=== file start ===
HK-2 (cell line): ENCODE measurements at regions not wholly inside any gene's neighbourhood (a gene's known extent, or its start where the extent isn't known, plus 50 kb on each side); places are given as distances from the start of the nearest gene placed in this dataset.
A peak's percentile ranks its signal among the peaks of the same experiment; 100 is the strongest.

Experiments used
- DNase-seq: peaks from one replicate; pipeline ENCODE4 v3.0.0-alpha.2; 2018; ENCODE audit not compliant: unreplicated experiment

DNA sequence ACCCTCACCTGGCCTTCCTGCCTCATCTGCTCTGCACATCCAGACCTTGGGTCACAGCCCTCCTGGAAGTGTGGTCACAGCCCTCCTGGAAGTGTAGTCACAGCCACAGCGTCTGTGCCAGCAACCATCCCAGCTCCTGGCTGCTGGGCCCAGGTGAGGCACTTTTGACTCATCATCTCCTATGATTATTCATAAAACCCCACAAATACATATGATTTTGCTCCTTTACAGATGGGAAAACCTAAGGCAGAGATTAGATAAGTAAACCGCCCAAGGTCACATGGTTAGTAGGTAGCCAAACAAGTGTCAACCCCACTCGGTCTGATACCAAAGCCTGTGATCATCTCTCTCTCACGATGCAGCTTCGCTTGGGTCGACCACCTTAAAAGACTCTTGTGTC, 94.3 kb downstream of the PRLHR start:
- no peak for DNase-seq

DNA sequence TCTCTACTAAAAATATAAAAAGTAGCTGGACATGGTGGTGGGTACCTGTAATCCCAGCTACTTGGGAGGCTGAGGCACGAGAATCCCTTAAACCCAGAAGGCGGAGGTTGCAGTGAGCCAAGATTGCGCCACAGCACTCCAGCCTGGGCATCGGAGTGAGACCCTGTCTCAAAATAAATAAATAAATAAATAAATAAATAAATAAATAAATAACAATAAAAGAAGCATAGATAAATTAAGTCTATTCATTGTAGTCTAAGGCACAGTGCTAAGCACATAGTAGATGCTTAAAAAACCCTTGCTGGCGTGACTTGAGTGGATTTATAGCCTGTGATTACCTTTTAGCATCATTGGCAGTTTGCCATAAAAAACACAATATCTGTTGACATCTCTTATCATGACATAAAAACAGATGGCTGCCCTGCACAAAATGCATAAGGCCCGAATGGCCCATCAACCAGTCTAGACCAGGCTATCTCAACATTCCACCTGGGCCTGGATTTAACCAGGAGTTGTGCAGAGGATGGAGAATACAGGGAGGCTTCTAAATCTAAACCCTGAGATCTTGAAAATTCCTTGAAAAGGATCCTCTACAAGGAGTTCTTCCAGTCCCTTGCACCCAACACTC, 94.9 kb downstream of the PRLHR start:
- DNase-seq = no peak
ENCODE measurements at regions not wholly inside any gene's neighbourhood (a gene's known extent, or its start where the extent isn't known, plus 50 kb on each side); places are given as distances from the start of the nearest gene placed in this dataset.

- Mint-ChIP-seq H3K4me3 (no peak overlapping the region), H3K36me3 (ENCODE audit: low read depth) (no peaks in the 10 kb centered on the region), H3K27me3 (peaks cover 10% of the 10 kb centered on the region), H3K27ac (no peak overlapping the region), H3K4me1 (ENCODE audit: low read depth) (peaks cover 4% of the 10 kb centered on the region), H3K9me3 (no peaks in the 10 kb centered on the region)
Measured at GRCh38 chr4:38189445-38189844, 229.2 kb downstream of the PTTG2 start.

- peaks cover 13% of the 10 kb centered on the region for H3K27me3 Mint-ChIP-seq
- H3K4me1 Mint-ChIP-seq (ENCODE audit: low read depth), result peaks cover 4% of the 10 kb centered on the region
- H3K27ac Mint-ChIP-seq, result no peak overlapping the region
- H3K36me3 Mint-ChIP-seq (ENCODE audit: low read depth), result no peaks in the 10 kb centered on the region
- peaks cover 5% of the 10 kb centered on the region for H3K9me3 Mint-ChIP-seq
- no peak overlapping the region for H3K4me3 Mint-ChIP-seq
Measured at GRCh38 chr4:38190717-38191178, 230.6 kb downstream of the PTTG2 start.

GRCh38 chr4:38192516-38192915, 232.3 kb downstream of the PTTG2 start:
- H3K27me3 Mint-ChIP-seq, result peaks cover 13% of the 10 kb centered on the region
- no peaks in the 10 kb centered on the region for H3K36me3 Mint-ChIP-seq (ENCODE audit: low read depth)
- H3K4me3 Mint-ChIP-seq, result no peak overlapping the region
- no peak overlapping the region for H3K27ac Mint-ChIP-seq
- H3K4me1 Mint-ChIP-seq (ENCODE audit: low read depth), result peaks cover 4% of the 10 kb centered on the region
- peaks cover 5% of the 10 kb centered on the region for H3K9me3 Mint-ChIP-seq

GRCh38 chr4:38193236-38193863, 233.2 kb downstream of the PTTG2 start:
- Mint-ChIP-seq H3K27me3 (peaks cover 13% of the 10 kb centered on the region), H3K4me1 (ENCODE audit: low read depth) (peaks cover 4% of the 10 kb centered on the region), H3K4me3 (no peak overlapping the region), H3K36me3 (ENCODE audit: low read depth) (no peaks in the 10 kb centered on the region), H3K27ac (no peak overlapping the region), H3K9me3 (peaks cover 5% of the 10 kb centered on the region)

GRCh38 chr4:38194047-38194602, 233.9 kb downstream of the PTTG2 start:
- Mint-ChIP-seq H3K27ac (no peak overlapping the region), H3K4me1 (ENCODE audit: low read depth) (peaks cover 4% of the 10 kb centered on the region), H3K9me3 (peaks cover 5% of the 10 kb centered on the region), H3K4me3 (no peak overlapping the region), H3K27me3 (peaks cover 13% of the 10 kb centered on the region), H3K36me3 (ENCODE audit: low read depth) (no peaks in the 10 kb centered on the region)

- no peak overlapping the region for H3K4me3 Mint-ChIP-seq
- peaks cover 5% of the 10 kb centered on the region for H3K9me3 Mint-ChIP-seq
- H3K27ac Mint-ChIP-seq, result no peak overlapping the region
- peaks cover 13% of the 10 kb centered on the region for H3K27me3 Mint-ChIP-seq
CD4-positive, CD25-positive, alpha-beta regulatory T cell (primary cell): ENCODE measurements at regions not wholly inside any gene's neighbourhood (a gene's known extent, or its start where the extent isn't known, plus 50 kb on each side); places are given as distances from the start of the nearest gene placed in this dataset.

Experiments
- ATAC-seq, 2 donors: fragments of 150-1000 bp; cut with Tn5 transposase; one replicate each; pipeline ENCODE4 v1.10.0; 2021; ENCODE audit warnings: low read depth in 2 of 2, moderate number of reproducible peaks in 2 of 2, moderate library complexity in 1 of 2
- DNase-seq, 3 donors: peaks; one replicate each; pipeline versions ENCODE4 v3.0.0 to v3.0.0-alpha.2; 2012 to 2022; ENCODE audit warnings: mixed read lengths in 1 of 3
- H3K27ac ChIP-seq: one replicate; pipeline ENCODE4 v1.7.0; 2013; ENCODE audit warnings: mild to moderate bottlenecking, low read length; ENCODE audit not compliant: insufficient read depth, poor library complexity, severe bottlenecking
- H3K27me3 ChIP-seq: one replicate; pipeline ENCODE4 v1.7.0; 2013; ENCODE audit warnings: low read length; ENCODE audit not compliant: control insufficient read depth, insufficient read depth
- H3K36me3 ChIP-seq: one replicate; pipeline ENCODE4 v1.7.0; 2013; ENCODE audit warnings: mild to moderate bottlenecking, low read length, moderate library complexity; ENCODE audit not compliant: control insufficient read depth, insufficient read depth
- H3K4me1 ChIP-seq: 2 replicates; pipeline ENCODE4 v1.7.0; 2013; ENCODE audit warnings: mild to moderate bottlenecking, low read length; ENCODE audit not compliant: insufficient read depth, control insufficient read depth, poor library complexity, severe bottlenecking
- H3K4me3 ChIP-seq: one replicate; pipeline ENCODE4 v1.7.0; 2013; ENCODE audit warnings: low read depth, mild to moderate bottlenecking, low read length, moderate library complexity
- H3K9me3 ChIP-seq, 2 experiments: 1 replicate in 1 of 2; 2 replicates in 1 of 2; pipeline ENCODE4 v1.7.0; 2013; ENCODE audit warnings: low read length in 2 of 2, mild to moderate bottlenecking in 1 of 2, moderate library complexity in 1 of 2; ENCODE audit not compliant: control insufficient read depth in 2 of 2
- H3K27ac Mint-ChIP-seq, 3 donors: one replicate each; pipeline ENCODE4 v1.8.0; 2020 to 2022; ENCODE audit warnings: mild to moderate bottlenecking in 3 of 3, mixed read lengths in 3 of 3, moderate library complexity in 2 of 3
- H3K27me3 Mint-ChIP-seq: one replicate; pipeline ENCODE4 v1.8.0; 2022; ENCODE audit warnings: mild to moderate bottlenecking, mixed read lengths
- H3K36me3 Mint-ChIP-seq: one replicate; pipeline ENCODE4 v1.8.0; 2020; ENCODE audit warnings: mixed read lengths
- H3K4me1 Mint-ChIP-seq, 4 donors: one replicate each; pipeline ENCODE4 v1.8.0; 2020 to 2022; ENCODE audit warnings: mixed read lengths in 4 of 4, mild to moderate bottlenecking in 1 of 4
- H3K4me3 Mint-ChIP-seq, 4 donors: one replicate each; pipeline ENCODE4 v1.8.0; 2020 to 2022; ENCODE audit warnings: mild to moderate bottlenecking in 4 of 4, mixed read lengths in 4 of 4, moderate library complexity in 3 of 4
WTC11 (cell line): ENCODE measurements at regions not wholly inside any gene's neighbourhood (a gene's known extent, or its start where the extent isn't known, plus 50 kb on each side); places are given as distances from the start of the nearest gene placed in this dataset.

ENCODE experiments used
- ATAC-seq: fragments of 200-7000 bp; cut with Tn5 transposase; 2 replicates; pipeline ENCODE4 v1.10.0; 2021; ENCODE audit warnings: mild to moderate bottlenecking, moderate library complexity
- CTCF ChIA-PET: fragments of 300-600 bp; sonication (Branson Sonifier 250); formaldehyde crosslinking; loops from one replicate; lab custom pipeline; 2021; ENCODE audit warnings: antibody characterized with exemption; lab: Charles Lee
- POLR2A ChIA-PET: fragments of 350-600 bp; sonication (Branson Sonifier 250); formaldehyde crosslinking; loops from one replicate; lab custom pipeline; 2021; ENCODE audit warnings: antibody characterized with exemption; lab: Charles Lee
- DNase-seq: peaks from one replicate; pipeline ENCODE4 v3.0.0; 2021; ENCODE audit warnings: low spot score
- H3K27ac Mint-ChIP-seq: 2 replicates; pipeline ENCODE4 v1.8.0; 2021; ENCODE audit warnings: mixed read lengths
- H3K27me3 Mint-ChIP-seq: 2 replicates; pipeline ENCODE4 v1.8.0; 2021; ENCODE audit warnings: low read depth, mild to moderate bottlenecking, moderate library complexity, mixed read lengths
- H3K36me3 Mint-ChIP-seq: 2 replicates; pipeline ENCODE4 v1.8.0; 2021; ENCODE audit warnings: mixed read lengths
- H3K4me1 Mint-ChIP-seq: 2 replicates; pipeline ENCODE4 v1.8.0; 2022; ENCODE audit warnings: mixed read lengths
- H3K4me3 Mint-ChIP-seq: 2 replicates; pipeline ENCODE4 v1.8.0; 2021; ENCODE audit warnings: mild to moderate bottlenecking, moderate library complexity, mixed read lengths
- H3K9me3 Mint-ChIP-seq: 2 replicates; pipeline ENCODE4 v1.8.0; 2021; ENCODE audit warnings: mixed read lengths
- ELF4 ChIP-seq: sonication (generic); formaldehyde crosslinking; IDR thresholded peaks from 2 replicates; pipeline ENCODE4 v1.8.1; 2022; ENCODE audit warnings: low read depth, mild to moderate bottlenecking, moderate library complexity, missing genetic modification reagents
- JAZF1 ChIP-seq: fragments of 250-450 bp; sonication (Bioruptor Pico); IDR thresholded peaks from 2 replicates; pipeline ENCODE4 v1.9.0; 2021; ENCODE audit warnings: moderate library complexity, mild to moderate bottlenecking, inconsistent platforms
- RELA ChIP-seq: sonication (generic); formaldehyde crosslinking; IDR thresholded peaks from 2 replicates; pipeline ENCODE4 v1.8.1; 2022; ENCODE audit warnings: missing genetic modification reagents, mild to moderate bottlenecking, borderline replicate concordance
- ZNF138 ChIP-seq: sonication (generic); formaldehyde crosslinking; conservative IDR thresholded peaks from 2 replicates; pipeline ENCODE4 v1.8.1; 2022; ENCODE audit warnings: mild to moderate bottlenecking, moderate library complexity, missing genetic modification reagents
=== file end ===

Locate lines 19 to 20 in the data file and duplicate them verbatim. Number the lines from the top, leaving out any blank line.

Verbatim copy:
GRCh38 chr4:38192516-38192915, 232.3 kb downstream of the PTTG2 start:
- H3K27me3 Mint-ChIP-seq, result peaks cover 13% of the 10 kb centered on the region